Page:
American consumers’ feelings about the affordability of gasoline were unchanged as spring and summer passed into fall this year. As seen in the chart below, the gasoline affordability index held fairly steady from April to October. At the recent level of 100 (±7), this index indicates that gasoline prices would have to double before U.S. consumers would think that they were unaffordable on average.
As noted in our analysis of the spring survey, there has been a nominal improvement in the perceived affordability of gasoline since the index dipped to 93 (±5) this past winter. But statistically speaking, the difference is hardly significant. For the past five quarters, the average gasoline affordability index has straddled the 100 level. That means that the price at the pump would have to jump by 100% (i.e., double) before the average consumer would find it unaffordable in the sense of being so high that they feel they’d have to change the way they get around.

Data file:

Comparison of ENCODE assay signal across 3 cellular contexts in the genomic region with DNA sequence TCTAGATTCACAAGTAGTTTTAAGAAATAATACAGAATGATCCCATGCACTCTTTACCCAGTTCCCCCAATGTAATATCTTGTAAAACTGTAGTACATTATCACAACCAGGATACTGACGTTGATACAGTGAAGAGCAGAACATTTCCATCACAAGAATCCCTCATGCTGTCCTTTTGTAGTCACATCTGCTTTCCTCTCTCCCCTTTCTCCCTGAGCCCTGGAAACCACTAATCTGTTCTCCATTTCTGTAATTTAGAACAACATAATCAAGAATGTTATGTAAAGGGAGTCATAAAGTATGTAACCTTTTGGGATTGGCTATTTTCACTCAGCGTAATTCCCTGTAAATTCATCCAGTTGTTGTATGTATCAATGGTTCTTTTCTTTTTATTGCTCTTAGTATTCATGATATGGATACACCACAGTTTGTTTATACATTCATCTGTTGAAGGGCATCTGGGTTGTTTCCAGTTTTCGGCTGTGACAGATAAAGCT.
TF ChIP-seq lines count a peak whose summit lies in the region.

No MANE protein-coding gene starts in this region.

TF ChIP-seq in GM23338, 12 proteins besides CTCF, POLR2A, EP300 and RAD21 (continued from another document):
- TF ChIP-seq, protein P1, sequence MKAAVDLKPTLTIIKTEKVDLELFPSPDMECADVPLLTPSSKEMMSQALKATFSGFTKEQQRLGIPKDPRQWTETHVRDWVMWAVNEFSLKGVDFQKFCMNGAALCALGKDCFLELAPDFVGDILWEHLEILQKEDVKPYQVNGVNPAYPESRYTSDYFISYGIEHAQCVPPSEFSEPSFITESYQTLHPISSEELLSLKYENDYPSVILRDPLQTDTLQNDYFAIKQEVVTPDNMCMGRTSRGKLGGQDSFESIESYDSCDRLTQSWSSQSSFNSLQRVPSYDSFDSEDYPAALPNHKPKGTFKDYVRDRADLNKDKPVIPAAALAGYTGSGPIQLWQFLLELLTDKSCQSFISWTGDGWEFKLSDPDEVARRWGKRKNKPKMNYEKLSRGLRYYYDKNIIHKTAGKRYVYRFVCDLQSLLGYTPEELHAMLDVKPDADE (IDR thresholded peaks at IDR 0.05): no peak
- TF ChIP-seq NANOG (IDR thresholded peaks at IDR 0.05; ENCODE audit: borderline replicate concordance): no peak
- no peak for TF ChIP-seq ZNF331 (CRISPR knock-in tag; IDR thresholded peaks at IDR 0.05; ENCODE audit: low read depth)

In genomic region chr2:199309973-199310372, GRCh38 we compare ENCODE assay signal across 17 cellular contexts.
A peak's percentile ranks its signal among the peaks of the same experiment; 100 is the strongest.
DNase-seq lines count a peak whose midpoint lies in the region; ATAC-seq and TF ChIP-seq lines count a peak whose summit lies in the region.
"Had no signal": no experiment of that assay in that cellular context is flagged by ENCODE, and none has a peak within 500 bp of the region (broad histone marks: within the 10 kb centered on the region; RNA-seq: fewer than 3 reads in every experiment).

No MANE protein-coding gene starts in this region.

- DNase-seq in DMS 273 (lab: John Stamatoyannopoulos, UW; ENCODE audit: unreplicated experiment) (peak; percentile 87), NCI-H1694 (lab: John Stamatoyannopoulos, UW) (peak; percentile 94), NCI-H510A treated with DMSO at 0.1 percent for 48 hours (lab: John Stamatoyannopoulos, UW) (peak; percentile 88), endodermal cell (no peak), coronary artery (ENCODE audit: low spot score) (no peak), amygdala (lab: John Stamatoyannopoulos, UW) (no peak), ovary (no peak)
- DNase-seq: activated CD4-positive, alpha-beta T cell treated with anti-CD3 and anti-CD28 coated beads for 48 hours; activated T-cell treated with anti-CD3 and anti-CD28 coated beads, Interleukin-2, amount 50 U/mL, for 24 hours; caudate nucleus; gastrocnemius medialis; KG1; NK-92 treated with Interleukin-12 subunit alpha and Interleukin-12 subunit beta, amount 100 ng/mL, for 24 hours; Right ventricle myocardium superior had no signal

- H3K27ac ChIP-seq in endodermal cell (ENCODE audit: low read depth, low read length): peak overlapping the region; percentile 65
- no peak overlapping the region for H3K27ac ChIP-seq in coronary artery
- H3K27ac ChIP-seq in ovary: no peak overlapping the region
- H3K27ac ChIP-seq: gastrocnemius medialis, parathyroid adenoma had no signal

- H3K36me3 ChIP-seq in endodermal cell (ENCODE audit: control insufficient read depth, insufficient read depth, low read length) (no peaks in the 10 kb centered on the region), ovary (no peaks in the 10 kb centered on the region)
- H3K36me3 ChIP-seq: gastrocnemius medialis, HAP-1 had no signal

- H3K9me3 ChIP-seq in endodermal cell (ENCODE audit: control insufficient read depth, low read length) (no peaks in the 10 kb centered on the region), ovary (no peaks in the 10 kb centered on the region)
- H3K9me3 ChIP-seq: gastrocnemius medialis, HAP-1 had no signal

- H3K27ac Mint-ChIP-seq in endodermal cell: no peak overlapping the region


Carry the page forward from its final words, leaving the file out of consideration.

Thus, for some time now, Americans remain much happier about the price of gasoline than they were when we launched the survey in fall 2013. The gasoline affordability index was well below 100 for the first five quarters of the Energy Survey, when it averaged 62 (±5) and the national average price of gasoline was $3.53 per gallon. That price was easily a dollar more per gallon more than it has been over most of the past year.
The above chart also shows that for 2015 and 2016, the gasoline affordability index saw a pronounced peak each January. Those peaks corresponded to seasonal low points in gasoline prices, which saw their annual minimum values in January for 2015 and February for 2016. That can be seen in the next chart, which plots U.S. Energy Information Administration (EIA) statistics for the national average retail price of gasoline. Last winter, however, did not see a seasonal drop in gasoline prices, which were actually a bit higher in early 2017 than they had been over the previous six months.